Share this article

print logo


An archaeological investigation found nothing that would prevent the city from proceeding with the federally funded Richmond Avenue revitalization project, it was revealed Thursday.

Warren Barbour, president and principal investigator for the Buffalo firm of Dean & Barbour Associates, said that digging -- through old files and in the ground at the site beside the Erie Canal -- found nothing of historic preservation interest.

If the state Office of Parks, Recreation and Historic Preservation concurs after reading the report, the city would be allowed to proceed with the acquisition and demolition of most of the Richmond Avenue block, which would then be handed over to a private developer.

Swan said, "They've seen nothing that's flashing red signs."

Developers want to build something that might fit in with a canal tourism theme. The city has a $1 million grant in hand from the U.S. Department of Housing and Urban Development's Canal Corridor Initiative.

Swan said it might take 45 days to get a response from Albany.

Swan and Barbour said a public meeting would be held Sept. 29 in City Hall to show slides and discuss the report's findings.

The investigation, which cost the city about $15,000, was ordered after the state blew the whistle on the city's plans to acquire and demolish almost the entire block bounded by Richmond, Church, Gooding and Ontario streets.

The state issued a report last summer that said the block could be eligible for inclusion in the National Register of Historic Places. The report pointed to the buildings' proximity to the canal and their construction.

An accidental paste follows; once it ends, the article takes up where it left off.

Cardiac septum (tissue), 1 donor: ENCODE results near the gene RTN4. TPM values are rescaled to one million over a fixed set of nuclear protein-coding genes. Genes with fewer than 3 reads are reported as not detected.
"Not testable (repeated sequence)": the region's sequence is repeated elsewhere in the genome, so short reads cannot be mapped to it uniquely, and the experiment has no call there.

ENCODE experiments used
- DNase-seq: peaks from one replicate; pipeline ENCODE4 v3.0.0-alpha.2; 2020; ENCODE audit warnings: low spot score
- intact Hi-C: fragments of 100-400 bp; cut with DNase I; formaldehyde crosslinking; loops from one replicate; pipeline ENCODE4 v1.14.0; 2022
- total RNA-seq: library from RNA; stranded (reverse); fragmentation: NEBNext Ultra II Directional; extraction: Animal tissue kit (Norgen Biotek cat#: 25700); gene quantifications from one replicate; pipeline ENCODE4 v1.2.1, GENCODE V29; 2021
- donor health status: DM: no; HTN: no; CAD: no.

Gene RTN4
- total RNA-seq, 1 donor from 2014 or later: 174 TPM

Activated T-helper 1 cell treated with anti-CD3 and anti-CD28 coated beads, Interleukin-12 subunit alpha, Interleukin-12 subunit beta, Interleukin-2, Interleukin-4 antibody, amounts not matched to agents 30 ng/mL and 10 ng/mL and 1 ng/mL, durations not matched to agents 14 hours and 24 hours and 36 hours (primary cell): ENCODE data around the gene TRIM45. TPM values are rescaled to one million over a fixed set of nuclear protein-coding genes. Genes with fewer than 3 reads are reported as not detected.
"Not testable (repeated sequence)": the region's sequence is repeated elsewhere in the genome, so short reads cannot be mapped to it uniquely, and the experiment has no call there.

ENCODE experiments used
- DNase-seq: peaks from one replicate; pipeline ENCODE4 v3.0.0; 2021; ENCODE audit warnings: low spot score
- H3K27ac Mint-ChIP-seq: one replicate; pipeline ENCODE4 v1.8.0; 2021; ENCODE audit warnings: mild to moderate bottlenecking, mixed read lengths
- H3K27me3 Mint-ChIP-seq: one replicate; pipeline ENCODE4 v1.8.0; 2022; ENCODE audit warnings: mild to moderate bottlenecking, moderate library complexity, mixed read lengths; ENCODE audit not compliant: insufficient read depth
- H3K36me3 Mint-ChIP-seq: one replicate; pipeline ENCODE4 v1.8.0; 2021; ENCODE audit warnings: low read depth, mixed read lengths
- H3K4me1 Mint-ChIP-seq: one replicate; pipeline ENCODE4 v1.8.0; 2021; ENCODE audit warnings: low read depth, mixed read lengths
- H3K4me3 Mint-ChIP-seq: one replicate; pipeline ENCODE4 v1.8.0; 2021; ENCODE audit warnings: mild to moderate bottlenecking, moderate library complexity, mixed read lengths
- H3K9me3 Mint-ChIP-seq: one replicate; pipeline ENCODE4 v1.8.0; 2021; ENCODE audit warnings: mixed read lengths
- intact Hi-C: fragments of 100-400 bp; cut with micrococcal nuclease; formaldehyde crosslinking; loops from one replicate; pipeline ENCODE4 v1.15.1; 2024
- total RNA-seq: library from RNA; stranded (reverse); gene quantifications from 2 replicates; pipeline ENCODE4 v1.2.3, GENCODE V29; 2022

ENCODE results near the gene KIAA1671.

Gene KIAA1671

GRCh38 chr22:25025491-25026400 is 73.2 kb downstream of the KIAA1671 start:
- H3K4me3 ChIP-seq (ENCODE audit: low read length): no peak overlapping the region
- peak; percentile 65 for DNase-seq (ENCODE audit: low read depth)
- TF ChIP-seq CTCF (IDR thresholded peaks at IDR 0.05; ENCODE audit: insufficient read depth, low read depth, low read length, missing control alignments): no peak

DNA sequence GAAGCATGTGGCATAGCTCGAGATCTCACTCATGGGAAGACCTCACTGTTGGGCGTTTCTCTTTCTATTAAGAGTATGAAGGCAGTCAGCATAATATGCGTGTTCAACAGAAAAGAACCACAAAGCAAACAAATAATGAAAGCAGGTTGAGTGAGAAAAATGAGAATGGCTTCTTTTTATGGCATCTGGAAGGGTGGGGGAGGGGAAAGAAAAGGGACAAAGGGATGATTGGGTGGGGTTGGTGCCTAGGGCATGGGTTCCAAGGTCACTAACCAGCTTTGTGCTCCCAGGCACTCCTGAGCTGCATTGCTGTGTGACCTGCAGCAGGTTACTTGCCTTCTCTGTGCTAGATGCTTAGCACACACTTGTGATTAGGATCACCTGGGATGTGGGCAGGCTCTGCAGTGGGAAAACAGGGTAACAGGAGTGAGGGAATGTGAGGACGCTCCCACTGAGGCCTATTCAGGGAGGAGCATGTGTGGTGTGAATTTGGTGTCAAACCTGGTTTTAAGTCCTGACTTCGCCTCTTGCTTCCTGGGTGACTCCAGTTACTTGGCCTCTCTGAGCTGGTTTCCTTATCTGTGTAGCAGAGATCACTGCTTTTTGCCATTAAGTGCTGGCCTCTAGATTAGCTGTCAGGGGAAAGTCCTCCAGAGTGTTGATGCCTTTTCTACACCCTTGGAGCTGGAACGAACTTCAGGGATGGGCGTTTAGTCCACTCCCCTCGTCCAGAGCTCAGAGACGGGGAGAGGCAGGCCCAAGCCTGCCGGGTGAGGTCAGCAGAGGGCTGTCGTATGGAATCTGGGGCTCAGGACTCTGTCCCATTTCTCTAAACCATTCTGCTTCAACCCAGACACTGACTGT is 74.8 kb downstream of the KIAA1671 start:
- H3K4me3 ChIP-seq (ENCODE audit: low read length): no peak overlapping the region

The report called the buildings, erected between 1875 and 1896, "rare surviving examples of buildings constructed with the escarpment limestone."

But Barbour, an associate professor of anthropology and archaeology at the University at Buffalo, said the buildings have been so altered that, in his opinion, "They're very unlikely to be eligible (for the National Register)."

Barbour said much of the canal stone has been removed or covered with bricks. The sides of some of the buildings still exhibit the original stone, though.

"What would be required would be extensive photo documentation of those sides," Barbour said.

Last fall, the city floated the idea of saving the canal stone after the existing buildings are demolished for use in new facades. Barbour said there's a chance the state may allow that.

Barbour said research at the Niagara County Historical Society showed that the buildings on the street in 1851 were all gone by 1875, possibly because of a fire. Between 1875 and 1908, the block was rebuilt, and alterations continued to be made through the decades.

The firm also dug three pits, each up to 8 feet deep, looking for artifacts. They found very little, Barbour said.

The buildings the city wants to demolish include Zimmie's Tire, Licata Vending Co., the former Walter W. Kohl motorcycle shop, the Model T Bar and two vacant buildings.

The Hamilton House, at Church and Ontario streets, owned by First Presbyterian Church, would not be taken, according to city Community Development Director William J. Evert.

Dean & Barbour also is working on archaeological investigation at the Inner Harbor project in Buffalo.

There are no comments - be the first to comment